The midi implementation on the JP-8080 is very strange. Maybe it will help if it is explained.

Each part get set up on it's own midi channel. You can address each part as it's own synth by using the MIDI IN. In this case you loose performance features like RPS and Arp. Using the KYBD IN allows you to address each part on the same midi channel. Well actually, the JP takes the midi in data and redirects to the 2 parts. Which notes it sends to which part depends on whether you have the performance set to SINGLE/DUAL/SPLIT. DUAL is where each incoming note on the REMOTE KEYBOARD CHANNEL gets directed to both parts. SPLIT is where incoming notes get directed to one part or another depending on where the SPLIT POINT is. Notes above it go to upper, notes below go to lower part. SINGLE is only one part gets notes.

Which MIDI port in you use is also going to depend on whether you are going to place other equipment on the MIDI downstream of the JP. If you have to put equipment downstream of it, your best bet is to use the MIDI IN. The MIDI OUT port from this doubles as a midi through as set in the settings. In this configuration, the JP uses the 2 midi channels designated in each patch. You switch individual patches on the appropriate midi channel. You may also just just select the PATCH button to see what patches you are using.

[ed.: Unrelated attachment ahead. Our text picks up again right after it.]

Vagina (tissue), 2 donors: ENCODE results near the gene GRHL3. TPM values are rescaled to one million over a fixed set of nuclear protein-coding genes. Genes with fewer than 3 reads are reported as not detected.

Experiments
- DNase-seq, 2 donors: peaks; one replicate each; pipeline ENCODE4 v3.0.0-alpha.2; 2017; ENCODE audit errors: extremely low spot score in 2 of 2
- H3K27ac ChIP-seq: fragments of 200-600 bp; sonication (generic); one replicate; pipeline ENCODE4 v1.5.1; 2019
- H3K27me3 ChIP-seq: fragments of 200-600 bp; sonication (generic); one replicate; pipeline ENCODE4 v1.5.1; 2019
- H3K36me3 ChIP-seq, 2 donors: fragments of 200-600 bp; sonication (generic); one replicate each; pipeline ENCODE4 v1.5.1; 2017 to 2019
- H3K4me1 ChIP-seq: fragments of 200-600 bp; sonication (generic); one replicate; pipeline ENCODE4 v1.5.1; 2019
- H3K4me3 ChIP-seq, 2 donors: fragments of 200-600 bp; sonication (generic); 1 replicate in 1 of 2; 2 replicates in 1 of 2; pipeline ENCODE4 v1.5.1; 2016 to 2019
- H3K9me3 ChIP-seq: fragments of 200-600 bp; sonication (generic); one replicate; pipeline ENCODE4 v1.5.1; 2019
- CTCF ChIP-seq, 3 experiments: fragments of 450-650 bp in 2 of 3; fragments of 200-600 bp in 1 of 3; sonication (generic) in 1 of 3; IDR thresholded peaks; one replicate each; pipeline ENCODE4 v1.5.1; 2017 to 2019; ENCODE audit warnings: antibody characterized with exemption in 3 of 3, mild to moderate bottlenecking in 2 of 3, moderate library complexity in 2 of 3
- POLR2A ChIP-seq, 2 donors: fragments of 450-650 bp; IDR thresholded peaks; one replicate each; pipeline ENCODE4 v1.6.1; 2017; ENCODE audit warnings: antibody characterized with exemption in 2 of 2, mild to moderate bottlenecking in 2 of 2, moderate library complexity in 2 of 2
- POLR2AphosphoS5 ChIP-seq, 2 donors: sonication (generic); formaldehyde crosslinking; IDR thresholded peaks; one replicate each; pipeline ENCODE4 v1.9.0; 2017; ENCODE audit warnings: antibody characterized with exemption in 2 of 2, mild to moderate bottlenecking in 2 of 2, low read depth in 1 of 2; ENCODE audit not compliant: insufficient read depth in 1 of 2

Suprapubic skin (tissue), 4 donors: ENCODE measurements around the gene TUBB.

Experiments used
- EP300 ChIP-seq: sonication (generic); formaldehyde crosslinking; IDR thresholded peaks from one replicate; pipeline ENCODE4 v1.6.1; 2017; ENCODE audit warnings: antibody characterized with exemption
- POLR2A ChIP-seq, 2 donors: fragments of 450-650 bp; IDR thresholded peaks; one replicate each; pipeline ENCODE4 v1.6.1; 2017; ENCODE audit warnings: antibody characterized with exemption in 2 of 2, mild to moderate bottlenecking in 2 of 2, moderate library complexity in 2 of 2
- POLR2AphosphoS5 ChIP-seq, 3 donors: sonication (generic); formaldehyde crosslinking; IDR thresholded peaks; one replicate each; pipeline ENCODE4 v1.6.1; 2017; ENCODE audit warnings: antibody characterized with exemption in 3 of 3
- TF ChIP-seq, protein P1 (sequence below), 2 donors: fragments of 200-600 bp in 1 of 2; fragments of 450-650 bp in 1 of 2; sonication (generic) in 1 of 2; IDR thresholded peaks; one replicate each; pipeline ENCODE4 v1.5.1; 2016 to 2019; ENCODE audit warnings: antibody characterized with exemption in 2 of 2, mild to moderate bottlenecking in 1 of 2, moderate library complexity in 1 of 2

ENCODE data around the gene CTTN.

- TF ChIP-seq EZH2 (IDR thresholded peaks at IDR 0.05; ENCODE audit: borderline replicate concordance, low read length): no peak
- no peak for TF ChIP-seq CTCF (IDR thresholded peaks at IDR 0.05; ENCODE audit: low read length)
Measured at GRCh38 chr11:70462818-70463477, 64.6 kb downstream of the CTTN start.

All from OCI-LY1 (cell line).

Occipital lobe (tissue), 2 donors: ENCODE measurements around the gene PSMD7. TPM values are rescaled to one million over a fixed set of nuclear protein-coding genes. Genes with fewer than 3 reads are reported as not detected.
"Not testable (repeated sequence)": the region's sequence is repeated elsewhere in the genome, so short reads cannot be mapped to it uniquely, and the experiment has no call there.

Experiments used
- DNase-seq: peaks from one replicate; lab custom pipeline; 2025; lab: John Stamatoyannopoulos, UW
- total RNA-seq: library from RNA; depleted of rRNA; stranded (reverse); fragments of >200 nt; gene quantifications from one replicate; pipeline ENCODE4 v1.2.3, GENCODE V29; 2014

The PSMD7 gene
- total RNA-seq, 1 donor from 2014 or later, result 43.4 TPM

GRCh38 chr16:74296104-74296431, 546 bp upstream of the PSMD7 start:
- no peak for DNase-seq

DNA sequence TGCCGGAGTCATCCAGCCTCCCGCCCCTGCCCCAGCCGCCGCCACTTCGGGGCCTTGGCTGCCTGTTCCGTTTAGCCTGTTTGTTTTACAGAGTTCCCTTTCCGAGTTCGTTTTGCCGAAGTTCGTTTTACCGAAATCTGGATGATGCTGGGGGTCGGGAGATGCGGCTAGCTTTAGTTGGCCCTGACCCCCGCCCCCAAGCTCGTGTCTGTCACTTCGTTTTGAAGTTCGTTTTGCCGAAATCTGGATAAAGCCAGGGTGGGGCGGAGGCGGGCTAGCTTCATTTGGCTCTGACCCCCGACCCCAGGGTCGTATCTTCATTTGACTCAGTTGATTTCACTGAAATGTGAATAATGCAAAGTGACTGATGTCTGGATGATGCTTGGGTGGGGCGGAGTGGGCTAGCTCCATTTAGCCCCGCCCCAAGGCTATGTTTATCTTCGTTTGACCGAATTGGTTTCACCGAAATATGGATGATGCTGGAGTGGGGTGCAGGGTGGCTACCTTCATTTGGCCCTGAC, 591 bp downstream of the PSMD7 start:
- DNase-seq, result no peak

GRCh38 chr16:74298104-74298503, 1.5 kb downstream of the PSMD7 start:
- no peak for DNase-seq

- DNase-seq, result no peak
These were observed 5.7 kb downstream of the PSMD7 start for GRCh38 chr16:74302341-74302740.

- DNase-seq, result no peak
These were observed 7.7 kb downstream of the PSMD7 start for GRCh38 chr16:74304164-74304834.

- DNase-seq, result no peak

If you like using the performance mode of the JP, then you will have to manage to place the JP at the end of the midi chain (unless you have a patchbay). To change performance setting remotely (from cakewalk), you will have to use the REMOTE KEYBOARD IN. There's just no way around this. When you use the remote keyboard in, this pretty much renders your midi thru useless (unless it is going straight back to a sequencer). The remote keyboard in filters all messages not destined to the to parts and even filters midi clock.

Now that you may now have decided which mode to use, lets set up cakewalk. If you are using the REMOTE KEYBOARD IN, then you just need to use one track. Set the midi channel to the remote keyboard channel. That is done. Remember that what note you hear depends on what mode the JP is in (dual/single/split) and in the case of SPLIT, where on the scale the note is played. If you use the MIDI IN, then you need 2 tracks, one for each part. Each part behaves like it's own synth.

Remember that if you have the midi out going back to the sequencer that you have LOCAL OFF!

Here's an example setup

Another example, maybe better